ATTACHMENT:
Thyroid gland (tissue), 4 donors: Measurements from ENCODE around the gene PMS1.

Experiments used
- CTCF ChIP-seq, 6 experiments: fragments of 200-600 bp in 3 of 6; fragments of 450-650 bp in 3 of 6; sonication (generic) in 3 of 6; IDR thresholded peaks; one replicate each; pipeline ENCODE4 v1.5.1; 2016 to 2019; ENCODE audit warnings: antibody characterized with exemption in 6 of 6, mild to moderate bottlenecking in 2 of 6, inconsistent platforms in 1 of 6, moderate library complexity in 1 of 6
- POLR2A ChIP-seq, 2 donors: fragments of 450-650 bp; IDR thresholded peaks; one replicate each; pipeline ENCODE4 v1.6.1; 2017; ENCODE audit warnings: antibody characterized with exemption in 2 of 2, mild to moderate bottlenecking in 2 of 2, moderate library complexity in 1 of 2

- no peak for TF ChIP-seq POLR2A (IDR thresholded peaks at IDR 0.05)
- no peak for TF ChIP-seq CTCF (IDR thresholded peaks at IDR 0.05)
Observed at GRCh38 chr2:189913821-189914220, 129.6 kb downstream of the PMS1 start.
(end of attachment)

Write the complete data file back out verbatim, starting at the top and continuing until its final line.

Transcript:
Thyroid gland (tissue), 4 donors: Measurements from ENCODE around the gene PMS1.

Experiments used
- CTCF ChIP-seq, 6 experiments: fragments of 200-600 bp in 3 of 6; fragments of 450-650 bp in 3 of 6; sonication (generic) in 3 of 6; IDR thresholded peaks; one replicate each; pipeline ENCODE4 v1.5.1; 2016 to 2019; ENCODE audit warnings: antibody characterized with exemption in 6 of 6, mild to moderate bottlenecking in 2 of 6, inconsistent platforms in 1 of 6, moderate library complexity in 1 of 6
- POLR2A ChIP-seq, 2 donors: fragments of 450-650 bp; IDR thresholded peaks; one replicate each; pipeline ENCODE4 v1.6.1; 2017; ENCODE audit warnings: antibody characterized with exemption in 2 of 2, mild to moderate bottlenecking in 2 of 2, moderate library complexity in 1 of 2

- no peak for TF ChIP-seq POLR2A (IDR thresholded peaks at IDR 0.05)
- no peak for TF ChIP-seq CTCF (IDR thresholded peaks at IDR 0.05)
Observed at GRCh38 chr2:189913821-189914220, 129.6 kb downstream of the PMS1 start.